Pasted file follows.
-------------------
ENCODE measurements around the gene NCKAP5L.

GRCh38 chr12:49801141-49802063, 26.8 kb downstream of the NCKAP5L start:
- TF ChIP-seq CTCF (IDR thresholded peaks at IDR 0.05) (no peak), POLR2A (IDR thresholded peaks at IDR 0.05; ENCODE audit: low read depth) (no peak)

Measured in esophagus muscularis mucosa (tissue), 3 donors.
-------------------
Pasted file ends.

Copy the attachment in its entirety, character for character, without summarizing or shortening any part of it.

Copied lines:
ENCODE measurements around the gene NCKAP5L.

GRCh38 chr12:49801141-49802063, 26.8 kb downstream of the NCKAP5L start:
- TF ChIP-seq CTCF (IDR thresholded peaks at IDR 0.05) (no peak), POLR2A (IDR thresholded peaks at IDR 0.05; ENCODE audit: low read depth) (no peak)

Measured in esophagus muscularis mucosa (tissue), 3 donors.